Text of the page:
Many art historians have written their own story of the making of an aesthete: Ruskin, Berenson and Kenneth Clark to name just three in the Anglo-Saxon world. The pattern varies, but typically it might include being bullied at school, a mentor, an epiphany in Italy, and the de rigueur discovery of Piero della Francesca.
The Eye has all the possibilities of being an appealing book in the same tradition — but for the author’s grating references to himself and his vocation as the ‘Eye’, as if this were some higher calling, a Glasperlenspiel in which the priesthood spends all day attributing Florentine paintings. ‘The Eye,’ we are informed, ‘is a miniature Christopher Columbus who roves over the world of art, alert to any surprises.’ Or these lines, worthy of Kahlil Gibran: ‘Though I was born with an Eye, I became an Eye… I am an Eye so that others can see.’ Craig Brown would have a field day. I began to imagine Thomas Chippendale referring to himself as ‘the Hand’. However, if one substitutes ‘art historian’ for ‘Eye’ the book becomes bearable and even enjoyable.
Who is Philippe Costamagna? He is the director of the Musée des Beaux-arts in Ajaccio, a respected specialist on Pontormo and Bronzino. Indeed, Costamagna’s book opens with his identification of a Bronzino Crucifixion in the Nice museum, an act of revelation that he compares to Claudel’s mystical conversion after hearing Vespers in Notre Dame.
Our ‘Eye’ comes from a cultivated bourgeois medical family that owned nice furniture and had family portraits painted by Renoir. There is a pleasing description of his early visits with his nanny to the smaller museums of Paris, his first artistic awakening when he visited André Malraux’s exhibition of the Musée Imaginaire at the Maeght Foundation in Vence, and later his attendance at the lectures of Michel Laclotte on Italian painting at the Ecole du Louvre.
As a graduate, the author was taken with the study of Florentine portraiture, and so he began to play the attributions game. Costamagna travels the world to see paintings in his chosen field: he must be a man of considerable charm and vitality, as every door opens for him. His big break comes when an enterprising publisher asks him to write the catalogue raisonné on Pontormo. The transition from idealistic research student to 16th-century expert and art magus is entertainingly described, and another chapter on his various art discoveries comes close to being enthralling.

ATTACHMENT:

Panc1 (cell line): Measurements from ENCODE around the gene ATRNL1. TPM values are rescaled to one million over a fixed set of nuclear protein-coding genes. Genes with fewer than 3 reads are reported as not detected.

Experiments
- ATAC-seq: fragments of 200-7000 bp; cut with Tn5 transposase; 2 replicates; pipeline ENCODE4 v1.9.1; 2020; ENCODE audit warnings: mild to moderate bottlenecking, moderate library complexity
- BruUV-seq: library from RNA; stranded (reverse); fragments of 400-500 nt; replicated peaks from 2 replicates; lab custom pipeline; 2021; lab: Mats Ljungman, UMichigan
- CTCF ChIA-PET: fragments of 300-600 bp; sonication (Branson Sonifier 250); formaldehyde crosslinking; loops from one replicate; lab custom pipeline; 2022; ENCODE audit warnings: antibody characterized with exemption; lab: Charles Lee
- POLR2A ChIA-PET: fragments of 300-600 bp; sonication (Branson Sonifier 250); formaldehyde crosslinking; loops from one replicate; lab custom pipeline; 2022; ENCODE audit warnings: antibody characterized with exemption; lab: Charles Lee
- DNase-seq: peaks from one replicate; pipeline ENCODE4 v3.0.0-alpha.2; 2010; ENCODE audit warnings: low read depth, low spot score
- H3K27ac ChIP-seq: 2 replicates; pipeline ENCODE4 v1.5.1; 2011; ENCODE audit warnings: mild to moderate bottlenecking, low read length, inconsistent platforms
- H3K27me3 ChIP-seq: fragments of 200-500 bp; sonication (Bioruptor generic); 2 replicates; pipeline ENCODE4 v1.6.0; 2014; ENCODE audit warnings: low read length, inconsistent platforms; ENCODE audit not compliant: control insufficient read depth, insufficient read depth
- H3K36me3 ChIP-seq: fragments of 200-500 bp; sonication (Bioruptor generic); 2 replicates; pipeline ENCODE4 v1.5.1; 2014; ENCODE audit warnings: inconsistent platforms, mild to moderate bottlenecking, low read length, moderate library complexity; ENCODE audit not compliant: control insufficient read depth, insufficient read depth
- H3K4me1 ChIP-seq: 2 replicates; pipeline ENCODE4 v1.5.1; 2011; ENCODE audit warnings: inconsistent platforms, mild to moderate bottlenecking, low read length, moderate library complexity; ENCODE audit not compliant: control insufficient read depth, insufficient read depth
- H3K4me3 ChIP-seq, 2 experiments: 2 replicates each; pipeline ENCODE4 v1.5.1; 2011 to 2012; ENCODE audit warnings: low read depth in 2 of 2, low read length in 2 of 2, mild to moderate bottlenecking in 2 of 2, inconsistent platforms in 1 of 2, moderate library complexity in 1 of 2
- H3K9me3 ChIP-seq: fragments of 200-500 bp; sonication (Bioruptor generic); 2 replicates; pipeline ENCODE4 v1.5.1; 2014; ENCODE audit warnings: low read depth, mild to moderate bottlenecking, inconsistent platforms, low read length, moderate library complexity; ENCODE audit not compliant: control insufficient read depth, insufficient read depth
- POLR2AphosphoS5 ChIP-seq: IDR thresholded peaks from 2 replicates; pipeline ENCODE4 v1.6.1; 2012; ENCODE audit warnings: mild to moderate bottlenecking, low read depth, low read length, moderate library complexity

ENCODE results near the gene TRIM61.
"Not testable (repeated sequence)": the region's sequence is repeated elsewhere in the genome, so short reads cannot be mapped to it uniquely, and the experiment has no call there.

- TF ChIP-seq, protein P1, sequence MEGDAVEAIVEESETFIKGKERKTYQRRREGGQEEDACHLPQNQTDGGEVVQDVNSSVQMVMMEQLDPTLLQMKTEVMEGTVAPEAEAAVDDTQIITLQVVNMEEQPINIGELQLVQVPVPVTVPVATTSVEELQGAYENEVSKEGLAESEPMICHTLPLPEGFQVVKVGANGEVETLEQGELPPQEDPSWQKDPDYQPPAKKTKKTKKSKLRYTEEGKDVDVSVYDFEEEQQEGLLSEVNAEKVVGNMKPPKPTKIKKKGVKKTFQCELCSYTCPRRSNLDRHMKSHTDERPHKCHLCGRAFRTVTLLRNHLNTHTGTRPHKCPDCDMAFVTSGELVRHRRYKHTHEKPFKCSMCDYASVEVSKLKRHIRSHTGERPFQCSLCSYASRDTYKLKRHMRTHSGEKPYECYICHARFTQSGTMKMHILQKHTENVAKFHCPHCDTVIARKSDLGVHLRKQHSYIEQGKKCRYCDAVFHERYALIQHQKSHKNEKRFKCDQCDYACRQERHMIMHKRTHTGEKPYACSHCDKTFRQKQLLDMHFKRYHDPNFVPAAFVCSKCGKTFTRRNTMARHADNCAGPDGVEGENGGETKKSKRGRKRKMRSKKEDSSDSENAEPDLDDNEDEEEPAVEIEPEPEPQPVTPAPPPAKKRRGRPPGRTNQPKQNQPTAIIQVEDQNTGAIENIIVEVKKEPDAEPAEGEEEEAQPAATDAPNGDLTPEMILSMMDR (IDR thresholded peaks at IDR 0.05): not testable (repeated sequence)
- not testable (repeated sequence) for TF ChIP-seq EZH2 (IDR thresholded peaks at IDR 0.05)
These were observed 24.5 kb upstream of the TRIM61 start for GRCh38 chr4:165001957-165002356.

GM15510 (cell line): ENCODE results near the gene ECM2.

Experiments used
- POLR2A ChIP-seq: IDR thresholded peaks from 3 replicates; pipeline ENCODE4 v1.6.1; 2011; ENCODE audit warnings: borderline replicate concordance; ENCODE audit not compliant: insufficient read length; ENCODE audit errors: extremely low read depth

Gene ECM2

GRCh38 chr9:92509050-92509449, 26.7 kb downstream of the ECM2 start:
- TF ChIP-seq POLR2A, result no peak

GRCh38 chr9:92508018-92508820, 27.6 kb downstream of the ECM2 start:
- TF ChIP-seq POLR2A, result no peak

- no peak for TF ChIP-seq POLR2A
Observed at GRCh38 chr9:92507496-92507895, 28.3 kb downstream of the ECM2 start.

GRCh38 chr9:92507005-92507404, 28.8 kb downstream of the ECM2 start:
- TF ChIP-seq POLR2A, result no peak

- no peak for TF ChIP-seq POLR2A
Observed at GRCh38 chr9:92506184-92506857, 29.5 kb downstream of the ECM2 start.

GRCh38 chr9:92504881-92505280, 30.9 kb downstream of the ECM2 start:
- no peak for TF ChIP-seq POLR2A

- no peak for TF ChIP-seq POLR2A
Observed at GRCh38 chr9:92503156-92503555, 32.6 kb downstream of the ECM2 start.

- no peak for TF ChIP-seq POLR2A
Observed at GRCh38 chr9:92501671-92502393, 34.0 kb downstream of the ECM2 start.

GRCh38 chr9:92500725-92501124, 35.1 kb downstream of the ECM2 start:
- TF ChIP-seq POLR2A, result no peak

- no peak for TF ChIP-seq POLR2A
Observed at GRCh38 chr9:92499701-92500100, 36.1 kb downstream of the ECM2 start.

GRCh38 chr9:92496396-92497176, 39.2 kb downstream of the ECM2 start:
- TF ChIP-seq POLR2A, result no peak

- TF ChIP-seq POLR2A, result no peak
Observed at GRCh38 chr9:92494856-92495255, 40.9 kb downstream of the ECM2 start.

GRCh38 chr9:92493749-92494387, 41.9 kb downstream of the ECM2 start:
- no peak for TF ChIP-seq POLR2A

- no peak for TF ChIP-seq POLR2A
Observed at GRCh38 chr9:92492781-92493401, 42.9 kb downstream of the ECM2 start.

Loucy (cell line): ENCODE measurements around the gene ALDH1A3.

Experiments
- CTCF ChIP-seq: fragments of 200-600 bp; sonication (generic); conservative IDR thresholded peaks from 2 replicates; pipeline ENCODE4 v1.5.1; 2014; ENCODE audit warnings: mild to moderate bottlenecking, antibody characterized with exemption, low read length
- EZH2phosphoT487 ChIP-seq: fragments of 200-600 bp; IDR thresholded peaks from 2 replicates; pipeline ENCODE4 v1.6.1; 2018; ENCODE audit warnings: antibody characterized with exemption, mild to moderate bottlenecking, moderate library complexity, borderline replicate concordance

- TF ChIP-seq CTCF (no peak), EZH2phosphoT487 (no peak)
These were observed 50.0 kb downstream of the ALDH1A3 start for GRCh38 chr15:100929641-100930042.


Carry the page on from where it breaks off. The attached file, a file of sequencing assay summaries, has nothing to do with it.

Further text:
The central story of the book is the rise and fall of Eyes: ‘I am, after all, a member of only the fifth generations of Eyes’, for which in this context one must read connoisseurs. Art historians come in many different forms: those interested in social context, subject matter, documents, or in authorship: which is where Costamagna comes in. Connoisseurship as a system of classification was invented by a 19th-century Italian art historian, Giovanni Morelli, who taught anatomy at the University of Munich, and began to apply a similar comparative method to the study of paintings, analysing details such as hands and drapery in what was at first disparagingly dubbed ‘the ear and toenail school’. The results, however, were spectacular, and the greatest player was of course Berenson, who led the field in the golden age of ‘the Eye’.
Connoisseurship has had a bumpy ride over the last 100 years, as its close relationship with money and the art trade lead to the inflation of the artist’s oeuvre. ‘The Eye,’ observes our author, ‘must recover the nobility of our métier that has been lost.’ At this point I find myself longing for football hooligans. Costamagna never met Berenson — both hero and villain in this narrative — but is haunted by him, and by his younger Italian colleague, Roberto Longhi. One of the author’s mentors is the monstre sacré, Frederico Zeri, an art expert who became associated with Paul Getty, but failed to benefit materially from the connection to the same extent that Berenson did from Duveen. Costamagna admires these titans, even though he considers they were morally compromised. Today, he believes, connoisseurs are a threatened species outside Italy — ‘traditional art historians don’t recognise Eyes.’ He has a point here.
Nicholas Penny recently wrote a brilliant article on the subject, highlighting the consequences of this, including the purchase of the Bolton forger’s Egyptian Princess. Art historians trained from books without handling works of art are certainly at a disadvantage. However, those in the acquisition business, be they museums, collectors or dealers, still depend on these skills, so although they may go out of fashion they will always be required. And who knows — a young art historian seeing what fun Costamagna has had in this field may feel inspired to follow.